"He looked just OK to me," Horcoff said. "The problem with that Summer Showcase is it's right in July so a lot of times when I watch I'm hesitant because first off, a lot of Europeans, that's their month off. They get their time off right in July away from their team, especially the Swedes. They're not skating that much, so it's a little unfair. The North American guys, they're kind of right in the middle of their summer training. The training nowadays is really specific so they're training to peak in September for the start of prospect tournament, not for the end of July."
Otto Kivenmaki, the Wings' seventh-round pick, 191st overall in the 2018 draft, played for Team Finland.
The 19-year-old had two assists while playing in all five games.
"He's a kid that came into development camp, he put on another 12 pounds, which sounds like a lot but it's not when you weigh 140-something, low 140s during your draft year," Horcoff said. "But that's a credit to him. He's got a whole new strength program, he's got a nutritionist back home, he's putting the work in. He knows he needs to get stronger and I thought you saw that out there.
"No one's doubting his skill. He's a slick player, really, really good edges, good vision. But in order to play pro hockey, and even just play at an elite level in that men's league over there in Finland, he's got to get bigger, faster, stronger and he's working towards that."
As he did throughout the season, Horcoff kept in touch with the four players during the World Junior Summer Showcase.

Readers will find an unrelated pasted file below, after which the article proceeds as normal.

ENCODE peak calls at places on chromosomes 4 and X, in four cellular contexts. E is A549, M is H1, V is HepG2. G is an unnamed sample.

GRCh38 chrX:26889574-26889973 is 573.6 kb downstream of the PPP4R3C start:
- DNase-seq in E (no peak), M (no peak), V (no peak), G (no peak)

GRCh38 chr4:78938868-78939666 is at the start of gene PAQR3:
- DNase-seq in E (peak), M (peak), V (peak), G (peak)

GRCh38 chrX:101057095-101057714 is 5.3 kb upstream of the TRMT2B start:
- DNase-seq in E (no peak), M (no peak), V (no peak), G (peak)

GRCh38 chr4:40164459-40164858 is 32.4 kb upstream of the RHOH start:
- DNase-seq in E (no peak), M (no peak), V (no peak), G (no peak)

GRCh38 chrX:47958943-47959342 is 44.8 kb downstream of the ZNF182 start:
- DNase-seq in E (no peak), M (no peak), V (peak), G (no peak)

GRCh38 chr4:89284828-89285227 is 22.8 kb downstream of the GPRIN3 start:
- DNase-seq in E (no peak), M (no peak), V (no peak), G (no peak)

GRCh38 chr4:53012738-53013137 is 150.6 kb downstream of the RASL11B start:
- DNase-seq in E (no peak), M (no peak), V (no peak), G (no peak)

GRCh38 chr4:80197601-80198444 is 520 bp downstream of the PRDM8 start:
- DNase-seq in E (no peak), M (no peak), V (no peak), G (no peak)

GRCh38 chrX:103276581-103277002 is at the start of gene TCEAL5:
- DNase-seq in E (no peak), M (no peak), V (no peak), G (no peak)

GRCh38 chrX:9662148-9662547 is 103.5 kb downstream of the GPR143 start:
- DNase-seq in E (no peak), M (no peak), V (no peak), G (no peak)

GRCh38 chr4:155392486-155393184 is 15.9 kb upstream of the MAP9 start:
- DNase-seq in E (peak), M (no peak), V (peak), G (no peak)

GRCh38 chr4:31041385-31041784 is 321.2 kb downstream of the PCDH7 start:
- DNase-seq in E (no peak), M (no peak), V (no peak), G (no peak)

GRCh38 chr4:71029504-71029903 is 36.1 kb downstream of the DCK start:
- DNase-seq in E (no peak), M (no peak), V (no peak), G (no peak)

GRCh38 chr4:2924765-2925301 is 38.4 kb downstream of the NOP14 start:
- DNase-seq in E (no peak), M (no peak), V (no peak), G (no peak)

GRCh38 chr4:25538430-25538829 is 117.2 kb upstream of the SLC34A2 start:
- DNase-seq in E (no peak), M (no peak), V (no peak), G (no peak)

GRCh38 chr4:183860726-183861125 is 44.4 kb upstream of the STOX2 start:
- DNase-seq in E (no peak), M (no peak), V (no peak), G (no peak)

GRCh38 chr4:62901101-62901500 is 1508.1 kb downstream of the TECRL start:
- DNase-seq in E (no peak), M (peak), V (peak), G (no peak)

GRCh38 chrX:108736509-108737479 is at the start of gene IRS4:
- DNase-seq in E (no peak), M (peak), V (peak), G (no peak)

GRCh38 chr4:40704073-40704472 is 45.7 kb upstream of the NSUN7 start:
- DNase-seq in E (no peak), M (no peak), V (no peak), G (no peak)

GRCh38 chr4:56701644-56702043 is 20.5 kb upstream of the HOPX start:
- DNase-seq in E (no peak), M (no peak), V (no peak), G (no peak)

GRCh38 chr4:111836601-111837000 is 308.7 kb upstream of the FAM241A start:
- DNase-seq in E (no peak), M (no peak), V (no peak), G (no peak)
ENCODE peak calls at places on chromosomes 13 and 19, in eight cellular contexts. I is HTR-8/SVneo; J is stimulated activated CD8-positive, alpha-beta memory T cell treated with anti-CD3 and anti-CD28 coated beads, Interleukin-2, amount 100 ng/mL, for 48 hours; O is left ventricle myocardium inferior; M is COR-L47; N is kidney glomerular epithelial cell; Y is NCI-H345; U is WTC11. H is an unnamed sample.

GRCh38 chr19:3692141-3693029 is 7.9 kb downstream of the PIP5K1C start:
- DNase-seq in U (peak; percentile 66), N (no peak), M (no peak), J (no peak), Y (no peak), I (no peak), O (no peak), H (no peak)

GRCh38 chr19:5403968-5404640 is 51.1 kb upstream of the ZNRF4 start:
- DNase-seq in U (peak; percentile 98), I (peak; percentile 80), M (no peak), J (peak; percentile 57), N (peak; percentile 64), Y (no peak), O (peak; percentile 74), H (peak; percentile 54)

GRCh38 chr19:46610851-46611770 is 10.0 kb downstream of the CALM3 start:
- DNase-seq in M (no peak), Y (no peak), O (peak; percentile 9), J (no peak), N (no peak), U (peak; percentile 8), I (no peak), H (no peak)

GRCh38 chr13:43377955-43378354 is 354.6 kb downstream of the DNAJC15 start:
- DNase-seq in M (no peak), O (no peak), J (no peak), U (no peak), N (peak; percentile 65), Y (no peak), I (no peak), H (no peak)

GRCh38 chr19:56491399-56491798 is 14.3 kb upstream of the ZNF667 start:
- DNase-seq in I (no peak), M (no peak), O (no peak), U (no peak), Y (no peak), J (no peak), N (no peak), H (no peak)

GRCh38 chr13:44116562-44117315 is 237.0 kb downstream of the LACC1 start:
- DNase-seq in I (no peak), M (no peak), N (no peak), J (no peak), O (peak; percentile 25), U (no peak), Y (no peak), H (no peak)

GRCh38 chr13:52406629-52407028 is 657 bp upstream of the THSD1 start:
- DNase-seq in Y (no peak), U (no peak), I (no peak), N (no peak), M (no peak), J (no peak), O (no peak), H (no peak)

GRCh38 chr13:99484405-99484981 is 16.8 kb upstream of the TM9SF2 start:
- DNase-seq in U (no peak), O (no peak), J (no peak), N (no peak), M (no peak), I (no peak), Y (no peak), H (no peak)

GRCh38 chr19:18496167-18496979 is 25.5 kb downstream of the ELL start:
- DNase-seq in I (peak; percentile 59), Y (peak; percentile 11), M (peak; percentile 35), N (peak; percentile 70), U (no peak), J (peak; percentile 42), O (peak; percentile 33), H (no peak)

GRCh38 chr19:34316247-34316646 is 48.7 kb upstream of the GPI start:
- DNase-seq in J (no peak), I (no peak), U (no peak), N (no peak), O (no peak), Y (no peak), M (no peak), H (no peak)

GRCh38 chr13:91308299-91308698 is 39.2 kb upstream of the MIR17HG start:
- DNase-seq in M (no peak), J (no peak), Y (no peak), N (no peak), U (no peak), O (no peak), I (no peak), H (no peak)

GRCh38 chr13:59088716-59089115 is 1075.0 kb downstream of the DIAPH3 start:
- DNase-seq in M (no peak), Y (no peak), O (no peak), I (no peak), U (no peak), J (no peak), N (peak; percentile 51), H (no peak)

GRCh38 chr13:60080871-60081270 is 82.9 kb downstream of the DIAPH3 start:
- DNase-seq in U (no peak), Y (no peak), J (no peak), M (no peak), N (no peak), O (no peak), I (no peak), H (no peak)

"I talked to them throughout the tournament, obviously being there during the week and they all felt good," Horcoff said. "They should have. They all played well. Like I said, it's not easy to step into tournament games like that. Sometimes it just goes great, right off the bat, you have confidence and everything's fine. Other times, it takes you a little while to get up to speed but I thought all of our guys did well."
DRAFT-ELIGIBLE PLAYERS: Although the vast majority of the players at the World Junior Summer Showcase had already been drafted, there were a few 2020 draft-eligible players to watch.
Forward Alexis Lafreniere played on a line with Veleno and Chicago Blackhawks prospect Kirby Dach and did not look out of place at all, contributing two assists in two games.
"I watched him before," Team Canada coach Dale Hunter said. "I think his hockey sense is off the charts. He sees what some people don't see. He can set up guys in open areas, knows where everybody's on the ice. That's why he hits the guys from behind that no one sees coming."
For Team Sweden, forwards Alexander Holtz and Lucas Raymond played in all five games, each recording one assist.
"They're different," Montén said. "Alex is more - he's not scoring here but he's more of a shooter. He wants to be the last guy on the puck. He's the guy who sneaks up to the far blueline and finds open spaces.
"Lucas is a little bit more - he wants to come down low, he wants to carry the puck a little more. I think he's almost like a center but he plays on the wing. He wants to carry the puck, he wants to set up plays."
Forward Anton Lundell played in two games for Team Finland before suffering an injury.
"He's pretty stable," said Team Finland coach and former NHL forward Raimo Helminen. "He can play everything. He's an all-around player. He's pretty good on offense. He's pretty good on defense. "I think he looks like he's getting better every day."
Lafreniere, Holtz, Raymond and Lundell are all expected to be high picks next summer in Montreal.